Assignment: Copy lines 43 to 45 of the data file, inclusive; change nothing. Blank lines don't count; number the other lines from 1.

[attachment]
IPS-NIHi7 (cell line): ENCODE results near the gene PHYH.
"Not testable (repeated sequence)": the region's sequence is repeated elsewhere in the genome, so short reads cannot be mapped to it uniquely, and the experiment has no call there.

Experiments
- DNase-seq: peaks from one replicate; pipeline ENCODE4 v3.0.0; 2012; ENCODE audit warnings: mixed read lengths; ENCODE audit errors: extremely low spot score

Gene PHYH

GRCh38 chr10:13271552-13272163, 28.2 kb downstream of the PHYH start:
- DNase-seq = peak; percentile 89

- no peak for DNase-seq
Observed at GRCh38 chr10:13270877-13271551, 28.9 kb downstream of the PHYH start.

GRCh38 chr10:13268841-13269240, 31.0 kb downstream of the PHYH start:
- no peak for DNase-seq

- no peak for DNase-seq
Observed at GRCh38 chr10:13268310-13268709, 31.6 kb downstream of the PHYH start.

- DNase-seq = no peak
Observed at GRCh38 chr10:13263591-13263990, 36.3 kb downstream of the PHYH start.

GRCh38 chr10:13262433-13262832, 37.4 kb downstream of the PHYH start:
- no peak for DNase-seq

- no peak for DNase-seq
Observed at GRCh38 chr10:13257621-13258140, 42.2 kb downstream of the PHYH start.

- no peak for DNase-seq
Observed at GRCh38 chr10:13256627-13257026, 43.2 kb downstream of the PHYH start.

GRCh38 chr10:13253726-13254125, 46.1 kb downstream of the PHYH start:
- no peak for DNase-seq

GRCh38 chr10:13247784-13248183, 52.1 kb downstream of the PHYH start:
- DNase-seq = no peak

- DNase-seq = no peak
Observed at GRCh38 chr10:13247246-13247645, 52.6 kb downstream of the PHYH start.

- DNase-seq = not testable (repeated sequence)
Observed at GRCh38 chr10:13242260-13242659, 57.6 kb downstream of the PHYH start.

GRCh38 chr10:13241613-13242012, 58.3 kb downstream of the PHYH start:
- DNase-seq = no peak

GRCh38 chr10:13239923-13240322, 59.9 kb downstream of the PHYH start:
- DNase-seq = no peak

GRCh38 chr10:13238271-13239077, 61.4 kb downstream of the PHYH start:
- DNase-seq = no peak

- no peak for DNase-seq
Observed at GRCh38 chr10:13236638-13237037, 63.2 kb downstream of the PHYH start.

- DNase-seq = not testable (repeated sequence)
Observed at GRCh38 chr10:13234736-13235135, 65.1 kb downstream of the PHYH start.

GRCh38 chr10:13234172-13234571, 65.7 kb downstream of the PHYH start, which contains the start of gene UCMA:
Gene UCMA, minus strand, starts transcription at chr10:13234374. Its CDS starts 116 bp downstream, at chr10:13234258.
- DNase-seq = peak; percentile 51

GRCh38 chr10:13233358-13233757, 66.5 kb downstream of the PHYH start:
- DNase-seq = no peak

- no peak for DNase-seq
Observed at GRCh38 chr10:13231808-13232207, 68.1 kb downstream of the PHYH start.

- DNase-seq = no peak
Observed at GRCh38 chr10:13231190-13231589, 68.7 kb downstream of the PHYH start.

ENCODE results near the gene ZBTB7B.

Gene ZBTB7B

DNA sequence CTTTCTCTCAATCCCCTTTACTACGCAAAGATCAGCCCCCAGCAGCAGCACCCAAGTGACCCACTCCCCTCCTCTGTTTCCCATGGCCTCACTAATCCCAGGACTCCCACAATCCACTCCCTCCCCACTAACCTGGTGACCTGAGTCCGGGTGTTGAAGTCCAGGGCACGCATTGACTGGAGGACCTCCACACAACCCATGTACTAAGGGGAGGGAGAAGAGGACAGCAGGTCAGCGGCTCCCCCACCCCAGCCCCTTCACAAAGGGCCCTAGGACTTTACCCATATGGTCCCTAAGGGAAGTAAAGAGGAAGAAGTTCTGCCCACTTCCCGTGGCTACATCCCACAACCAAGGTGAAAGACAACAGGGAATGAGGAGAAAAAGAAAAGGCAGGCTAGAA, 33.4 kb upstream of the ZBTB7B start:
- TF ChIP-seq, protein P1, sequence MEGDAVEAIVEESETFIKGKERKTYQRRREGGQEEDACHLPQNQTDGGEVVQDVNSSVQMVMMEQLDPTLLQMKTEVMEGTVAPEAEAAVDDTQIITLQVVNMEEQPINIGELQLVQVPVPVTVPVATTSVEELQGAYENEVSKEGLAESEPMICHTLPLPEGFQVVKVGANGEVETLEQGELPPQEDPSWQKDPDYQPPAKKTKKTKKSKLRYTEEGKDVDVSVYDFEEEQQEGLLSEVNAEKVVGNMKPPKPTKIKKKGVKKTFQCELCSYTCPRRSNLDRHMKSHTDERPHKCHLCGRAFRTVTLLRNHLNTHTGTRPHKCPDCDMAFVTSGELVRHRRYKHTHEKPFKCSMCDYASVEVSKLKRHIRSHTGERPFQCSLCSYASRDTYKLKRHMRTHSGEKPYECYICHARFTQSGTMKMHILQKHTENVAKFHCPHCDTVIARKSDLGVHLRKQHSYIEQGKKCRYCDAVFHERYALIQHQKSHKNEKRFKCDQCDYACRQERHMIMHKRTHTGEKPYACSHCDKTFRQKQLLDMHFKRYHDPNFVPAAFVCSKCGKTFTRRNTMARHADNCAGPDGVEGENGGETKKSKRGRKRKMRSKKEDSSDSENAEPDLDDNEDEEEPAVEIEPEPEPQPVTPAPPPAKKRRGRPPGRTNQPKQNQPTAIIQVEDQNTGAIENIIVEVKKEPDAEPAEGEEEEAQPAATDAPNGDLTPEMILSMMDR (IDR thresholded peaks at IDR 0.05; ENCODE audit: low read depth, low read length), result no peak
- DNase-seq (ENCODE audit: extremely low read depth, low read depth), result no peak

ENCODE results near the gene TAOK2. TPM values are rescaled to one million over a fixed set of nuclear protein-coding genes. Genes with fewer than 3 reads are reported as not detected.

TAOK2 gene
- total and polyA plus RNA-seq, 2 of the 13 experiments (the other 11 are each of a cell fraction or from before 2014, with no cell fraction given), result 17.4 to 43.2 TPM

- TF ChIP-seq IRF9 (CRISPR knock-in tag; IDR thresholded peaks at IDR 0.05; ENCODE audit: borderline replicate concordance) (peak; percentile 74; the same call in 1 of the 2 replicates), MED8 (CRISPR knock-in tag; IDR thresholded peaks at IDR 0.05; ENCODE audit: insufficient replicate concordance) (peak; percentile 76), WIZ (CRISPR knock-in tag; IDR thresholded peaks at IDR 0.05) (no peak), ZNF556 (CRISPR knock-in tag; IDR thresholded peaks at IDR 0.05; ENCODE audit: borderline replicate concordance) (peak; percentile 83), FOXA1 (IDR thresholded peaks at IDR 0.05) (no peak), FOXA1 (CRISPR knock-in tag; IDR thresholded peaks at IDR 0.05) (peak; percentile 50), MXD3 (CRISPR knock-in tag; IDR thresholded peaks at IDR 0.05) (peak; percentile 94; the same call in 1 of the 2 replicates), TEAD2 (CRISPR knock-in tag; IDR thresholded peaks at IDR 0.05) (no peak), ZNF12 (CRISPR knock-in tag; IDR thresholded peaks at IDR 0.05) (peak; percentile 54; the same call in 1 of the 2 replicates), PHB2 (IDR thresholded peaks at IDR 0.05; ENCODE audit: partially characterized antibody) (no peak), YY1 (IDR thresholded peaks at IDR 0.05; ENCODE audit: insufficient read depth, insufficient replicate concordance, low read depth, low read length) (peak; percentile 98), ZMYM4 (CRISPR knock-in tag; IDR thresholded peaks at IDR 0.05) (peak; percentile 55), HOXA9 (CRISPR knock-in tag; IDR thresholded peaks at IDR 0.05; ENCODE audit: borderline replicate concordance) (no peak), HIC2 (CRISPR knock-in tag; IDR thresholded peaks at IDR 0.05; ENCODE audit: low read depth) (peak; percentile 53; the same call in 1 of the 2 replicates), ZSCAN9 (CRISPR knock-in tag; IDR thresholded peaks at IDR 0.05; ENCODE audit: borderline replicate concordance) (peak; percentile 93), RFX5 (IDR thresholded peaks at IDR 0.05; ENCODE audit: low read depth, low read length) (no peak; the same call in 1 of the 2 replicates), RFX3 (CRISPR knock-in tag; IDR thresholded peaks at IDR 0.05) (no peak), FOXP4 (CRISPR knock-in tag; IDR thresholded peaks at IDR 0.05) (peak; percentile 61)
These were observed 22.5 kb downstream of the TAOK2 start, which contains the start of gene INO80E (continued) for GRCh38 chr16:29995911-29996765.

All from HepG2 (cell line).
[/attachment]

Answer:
GRCh38 chr10:13233358-13233757, 66.5 kb downstream of the PHYH start:
- DNase-seq = no peak

- no peak for DNase-seq